Holy Wells: Cornwall
Sacred wells have played an important part in the culture and landscape of Cornwall for several millennia, and continue to do so. Holy Wells: Cornwall is a collection of beautiful colour photographs of forty-five of the most important and pre-eminent wells in the county, accompanied by an informative text about the history and legends associated with them, and a number of poems celebrating them by Robert Southey, Arthur Quiller Couch and others.
Like Wales and Ireland, Cornwall was an influential centre for the Celtic church and pagan places of worship were taken over by Christianity. Many Celtic saints – St Piran, St Euny, St Nonna, St David, St Mary, St Cuby, St Anne, St Sampson – are referenced in the names of churches and wells which stand in towns and villages, alone on moorland next to stone circles and iron age settlements, hidden in valleys and even in sea caves. Phil Cope takes the reader on a journey of discovery through densely wooded terrain, past bare tors, into ancient churches and along almost forgotten road and tracks, to lead us to special places of wonder and enrichment.
Holy Wells: Cornwall includes over 150 photographs, together with a map, bibliography and index.
Review from Tavistock Times
These half hidden and half-forgotten landmarks are the subject of a new book by Phil Cope, a photographic journey of Holy Wells from the wild, windswept Penwith peninsula to the sheer, Atlantic defying cliff-face at Morwenstow in North Cornwall. In between, at the delightfully named Menacuddle, near St Austell, is St Guidel Well where, in the early 19th century, according to a contemporary report, 'weakly children were carried thither to be bathed, ulcers have also been washed in its sacres water, and people, in seasons of sickness, have been recommended by the neighbouring matrons to drink of its salubrious fluid'. But it is not just enhancing and enticing wells that make this book a gem - Phil Cope is rightly praised as being 'a genius with a camera'. Photographs, such as that taken inside the well chapel at St Clether, near Launceston have a timeless beauty that evoke the mystical past of these fascinating structures. Colin Brent, Tavistock Times, November 2010
Review from Western Morning News
With enthusiasm and learning, Phil takes the reader on a journey of discovery to these scattered sites, pushing through dense woodland, wading into heather and bracken, climbing over bare tors, peeping into ancient churches and striding along out-of-the-way tracks and paths. Holy Wells Cornwall is full of similarly enlightening tales, but despite this the book is a pleasure even without reading a single word. With page after page of evocative images, it is a feast for anyone interested in Cornwall's history. However, enjoyable though this may be, after an hour in the armchair it's time to reach for coat and boots and head off on a quest. My nearest holy well, though like many parts of Cornwall there are several contenders, is St Melor's in the parish of Linkinhorne. Sitting at the bottom of a steep field, the spring is difficult to find and to access. Built from blocks of cut granite, the present structure dates from the 15th century, though a place of worship existed there long before that. With a small niche to hold the good saint's effigy or relic, it is tempting to imagine the many pilgrims who passed this way over the generations. St Melor's holy well is a peaceful place, untroubled by modern life, with only the sounds of nature... until Phil Cope turns up to shatter the illusion. this is devon.co.uk Feb 2011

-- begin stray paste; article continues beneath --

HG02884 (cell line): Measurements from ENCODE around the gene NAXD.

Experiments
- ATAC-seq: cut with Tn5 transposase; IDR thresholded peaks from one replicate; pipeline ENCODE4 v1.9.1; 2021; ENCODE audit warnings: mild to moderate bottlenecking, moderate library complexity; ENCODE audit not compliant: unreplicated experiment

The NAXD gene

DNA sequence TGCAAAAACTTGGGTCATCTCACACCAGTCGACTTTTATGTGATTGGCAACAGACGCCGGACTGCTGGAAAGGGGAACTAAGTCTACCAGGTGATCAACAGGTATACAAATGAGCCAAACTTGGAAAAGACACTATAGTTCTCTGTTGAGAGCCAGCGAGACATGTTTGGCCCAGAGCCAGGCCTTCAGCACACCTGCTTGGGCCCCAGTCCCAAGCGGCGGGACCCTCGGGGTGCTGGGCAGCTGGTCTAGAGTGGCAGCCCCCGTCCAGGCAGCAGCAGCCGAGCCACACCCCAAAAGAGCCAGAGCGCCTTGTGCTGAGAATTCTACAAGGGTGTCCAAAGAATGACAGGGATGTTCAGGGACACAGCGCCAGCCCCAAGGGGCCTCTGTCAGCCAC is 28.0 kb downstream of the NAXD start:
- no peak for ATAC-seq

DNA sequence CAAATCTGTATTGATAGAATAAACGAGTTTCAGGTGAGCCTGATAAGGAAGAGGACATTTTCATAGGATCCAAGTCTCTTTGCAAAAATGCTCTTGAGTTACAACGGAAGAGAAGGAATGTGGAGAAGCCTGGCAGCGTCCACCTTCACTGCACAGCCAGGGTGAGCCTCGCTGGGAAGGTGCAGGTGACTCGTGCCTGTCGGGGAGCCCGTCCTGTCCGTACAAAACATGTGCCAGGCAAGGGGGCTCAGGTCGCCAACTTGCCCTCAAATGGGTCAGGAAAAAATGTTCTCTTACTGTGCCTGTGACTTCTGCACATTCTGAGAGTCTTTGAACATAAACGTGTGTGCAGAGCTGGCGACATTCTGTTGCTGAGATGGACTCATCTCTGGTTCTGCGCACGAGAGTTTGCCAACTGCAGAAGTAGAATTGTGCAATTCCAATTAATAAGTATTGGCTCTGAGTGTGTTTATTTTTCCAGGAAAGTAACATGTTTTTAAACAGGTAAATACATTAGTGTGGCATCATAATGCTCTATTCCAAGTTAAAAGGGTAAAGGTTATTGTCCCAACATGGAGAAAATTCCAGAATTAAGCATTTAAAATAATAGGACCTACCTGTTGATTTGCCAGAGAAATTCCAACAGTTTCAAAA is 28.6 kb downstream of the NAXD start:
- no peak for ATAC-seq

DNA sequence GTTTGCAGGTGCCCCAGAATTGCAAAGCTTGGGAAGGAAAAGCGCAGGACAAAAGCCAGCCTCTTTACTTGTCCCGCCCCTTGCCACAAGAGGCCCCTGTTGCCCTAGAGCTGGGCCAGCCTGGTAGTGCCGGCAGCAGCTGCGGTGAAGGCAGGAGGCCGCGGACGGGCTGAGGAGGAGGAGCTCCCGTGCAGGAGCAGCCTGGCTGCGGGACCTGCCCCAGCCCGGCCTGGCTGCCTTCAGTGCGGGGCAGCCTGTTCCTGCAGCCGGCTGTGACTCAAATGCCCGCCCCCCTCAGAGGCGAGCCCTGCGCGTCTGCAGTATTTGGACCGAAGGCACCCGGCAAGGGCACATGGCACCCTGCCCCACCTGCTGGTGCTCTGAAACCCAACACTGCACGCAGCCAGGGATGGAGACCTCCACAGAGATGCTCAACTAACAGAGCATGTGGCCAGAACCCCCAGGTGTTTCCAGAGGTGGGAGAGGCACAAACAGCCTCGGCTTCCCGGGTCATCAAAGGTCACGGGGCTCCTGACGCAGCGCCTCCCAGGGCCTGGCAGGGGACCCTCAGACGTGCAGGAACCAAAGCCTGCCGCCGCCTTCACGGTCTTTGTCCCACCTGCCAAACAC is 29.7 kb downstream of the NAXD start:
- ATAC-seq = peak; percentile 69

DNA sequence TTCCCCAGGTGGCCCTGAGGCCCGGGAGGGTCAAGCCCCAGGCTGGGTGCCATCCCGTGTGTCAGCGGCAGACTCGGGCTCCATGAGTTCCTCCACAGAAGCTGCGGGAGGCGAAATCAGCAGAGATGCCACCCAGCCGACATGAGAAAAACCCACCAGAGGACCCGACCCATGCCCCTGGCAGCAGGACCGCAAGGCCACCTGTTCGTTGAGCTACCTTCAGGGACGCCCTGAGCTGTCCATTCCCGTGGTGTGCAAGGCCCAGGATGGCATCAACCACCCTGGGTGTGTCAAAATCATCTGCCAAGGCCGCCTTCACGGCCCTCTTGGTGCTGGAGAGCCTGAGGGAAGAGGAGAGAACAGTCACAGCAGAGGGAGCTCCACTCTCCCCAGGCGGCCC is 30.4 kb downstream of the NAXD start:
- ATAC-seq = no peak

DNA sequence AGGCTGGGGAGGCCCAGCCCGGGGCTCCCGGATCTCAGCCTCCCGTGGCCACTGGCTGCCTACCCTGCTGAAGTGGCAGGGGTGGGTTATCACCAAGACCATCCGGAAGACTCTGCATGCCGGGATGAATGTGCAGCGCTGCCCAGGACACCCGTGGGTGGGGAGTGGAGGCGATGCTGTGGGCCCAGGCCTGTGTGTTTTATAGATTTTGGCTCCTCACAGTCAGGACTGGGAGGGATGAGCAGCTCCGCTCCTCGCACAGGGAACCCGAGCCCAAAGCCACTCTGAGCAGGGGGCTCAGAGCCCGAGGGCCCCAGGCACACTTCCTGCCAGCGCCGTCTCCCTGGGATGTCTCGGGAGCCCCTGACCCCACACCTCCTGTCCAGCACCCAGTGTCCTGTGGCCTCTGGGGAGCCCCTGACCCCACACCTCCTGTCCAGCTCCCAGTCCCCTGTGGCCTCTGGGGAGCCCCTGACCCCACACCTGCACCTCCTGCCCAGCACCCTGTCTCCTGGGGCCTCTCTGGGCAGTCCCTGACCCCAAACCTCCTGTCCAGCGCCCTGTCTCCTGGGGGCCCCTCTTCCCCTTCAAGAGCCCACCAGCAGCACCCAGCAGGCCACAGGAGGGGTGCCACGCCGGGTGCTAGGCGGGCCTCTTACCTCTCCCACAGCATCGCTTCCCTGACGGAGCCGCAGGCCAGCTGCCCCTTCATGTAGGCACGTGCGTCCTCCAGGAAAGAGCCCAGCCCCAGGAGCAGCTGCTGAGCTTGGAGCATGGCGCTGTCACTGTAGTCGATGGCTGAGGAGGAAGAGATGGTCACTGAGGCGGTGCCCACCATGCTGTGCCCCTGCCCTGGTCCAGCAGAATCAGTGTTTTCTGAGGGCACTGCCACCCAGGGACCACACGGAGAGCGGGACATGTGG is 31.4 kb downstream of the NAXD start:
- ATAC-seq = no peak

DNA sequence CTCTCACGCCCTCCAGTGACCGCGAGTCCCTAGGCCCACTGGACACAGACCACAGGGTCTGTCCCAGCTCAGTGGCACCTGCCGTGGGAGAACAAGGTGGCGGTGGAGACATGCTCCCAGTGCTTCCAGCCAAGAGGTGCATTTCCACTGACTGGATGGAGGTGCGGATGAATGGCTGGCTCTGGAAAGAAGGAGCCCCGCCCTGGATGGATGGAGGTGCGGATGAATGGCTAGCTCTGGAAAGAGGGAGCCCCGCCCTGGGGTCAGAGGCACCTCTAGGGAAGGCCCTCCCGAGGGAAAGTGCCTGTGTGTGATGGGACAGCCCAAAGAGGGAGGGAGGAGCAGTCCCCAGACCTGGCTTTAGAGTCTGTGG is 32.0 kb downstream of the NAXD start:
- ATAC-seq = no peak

Review by FfynhonnauCymru
In 2008, Phil Cope, who is a member of the Welsh Wells Society, published an excellent book, Holy Wells: Wales (220 pages long), which was printed by Seren of Bridgend. This is a book which would adorn any bookshelf and in it there are some outstanding photographs of some of the most important wells with map references for each one. The price of the book is £20. The photographs are truly amazing and Phil has managed to visit some wells that nobody else has had the privilege to do so. The photographs are a very important record of the past which should be treasured for the future. Now Phil had journeyed through Cornwall and in his book, Holy Wells: Cornwall (250 pages price £20), he describes the locations of the wells and offers a number of photographs of each one.
It is interesting to compare the architecture of these wells with those that we have here in Wales. There are those which only have plain stones surrounding them but some which, more often than not, boast hewn stones over the source. It is evident that the Cornish people respect and care for their Holy Wells much better than we do and take advantage of them to attract visitors and raise the wells' status. Our Celtic cousins in Ireland do the same thing. Isn't it time that we in Wales woke up to the importance and wealth of hour heritage before it's too late?